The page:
H.R.536 - New Way Forward Act117th Congress (2021-2022) |
|Sponsor:||Rep. Garcia, Jesus G. "Chuy" [D-IL-4] (Introduced 01/28/2021)|
|Committees:||House - Judiciary|
|Latest Action:||House - 03/05/2021 Referred to the Subcommittee on Immigration and Citizenship. (All Actions)|
This bill has the status Introduced
Here are the steps for Status of Legislation:
- Passed House
- Passed Senate
- To President
- Became Law
Summary: H.R.536 — 117th Congress (2021-2022)All Information (Except Text)
Introduced in House (01/28/2021)
New Way Forward Act
This bill makes changes to immigration enforcement, including ending mandatory detention in certain cases.
The Department of Homeland Security (DHS) shall not enter into or extend any contract with any public or private for-profit entity to own or operate a facility to detain aliens in DHS custody.
The bill provides for various protections related to detaining aliens, such as (1) requiring DHS to make an initial custody determination and establish probable cause within 48 hours of taking an alien into custody, (2) establishing in hearings related to such determinations a presumption that the alien be released, and (3) requiring immigration judges to impose the least restrictive detention conditions necessary.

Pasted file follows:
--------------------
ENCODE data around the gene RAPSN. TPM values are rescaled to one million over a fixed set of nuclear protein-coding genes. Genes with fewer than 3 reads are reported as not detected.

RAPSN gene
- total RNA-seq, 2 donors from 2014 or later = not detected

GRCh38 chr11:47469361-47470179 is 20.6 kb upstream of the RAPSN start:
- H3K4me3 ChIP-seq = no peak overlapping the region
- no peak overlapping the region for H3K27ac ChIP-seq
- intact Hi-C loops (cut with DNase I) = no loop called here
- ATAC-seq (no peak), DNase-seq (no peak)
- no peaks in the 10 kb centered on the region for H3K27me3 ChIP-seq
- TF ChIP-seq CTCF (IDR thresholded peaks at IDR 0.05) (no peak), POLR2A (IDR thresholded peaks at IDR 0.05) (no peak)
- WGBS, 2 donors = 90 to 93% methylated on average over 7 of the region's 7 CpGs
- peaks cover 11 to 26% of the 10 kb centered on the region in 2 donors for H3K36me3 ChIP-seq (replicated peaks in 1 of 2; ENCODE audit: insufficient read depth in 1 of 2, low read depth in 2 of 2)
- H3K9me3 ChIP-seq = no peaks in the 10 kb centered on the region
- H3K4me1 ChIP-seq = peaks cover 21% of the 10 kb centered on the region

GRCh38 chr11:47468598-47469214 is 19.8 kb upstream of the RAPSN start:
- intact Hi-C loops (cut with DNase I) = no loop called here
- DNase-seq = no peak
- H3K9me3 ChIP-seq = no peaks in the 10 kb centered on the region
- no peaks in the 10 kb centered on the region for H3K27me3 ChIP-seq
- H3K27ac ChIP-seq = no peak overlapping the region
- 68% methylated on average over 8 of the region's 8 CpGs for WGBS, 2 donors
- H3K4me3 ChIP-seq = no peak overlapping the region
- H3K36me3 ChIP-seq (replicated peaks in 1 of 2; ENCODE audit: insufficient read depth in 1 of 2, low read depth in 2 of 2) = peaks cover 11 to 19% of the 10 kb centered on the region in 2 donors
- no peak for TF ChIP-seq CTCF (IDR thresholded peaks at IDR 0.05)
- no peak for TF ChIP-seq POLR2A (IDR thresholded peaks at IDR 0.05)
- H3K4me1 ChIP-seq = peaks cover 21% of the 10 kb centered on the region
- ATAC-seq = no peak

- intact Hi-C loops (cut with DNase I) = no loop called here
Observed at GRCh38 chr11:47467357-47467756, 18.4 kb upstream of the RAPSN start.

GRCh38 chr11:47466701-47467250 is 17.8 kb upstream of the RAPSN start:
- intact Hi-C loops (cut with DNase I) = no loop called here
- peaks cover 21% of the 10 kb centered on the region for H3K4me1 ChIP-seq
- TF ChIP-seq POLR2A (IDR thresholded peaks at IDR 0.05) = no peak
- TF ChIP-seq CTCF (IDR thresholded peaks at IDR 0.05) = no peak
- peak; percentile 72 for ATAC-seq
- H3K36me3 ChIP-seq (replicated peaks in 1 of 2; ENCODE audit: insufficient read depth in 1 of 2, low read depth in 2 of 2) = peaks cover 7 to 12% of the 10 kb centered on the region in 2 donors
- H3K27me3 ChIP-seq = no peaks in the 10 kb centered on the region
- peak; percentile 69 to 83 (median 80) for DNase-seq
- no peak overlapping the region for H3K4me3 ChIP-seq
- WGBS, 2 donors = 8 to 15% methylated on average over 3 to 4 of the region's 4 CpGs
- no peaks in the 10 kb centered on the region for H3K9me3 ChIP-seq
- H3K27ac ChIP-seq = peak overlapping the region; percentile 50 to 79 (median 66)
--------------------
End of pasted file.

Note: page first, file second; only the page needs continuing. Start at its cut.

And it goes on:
A DHS officer may not interrogate a person as to immigration status based on factors such as the person's race, religion, sexual orientation, or spoken language.
The bill removes mandatory detention requirements for certain aliens, such as asylum seekers with a credible fear of persecution.
Removal proceedings against certain aliens previously admitted into the United States must commence within five years of the alien becoming deportable or inadmissible. The bill also removes certain crime-related grounds of inadmissibility and deportability.
The bill gives immigration judges discretion to provide relief from removal if the removal is not based on certain crime-related grounds.
State or local officers are prohibited from performing certain immigration enforcement functions, such as apprehending aliens. The National Crime Information Center database shall not contain an alien's immigration information.
The bill repeals provisions providing criminal penalties for improper entry or reentry into the United States.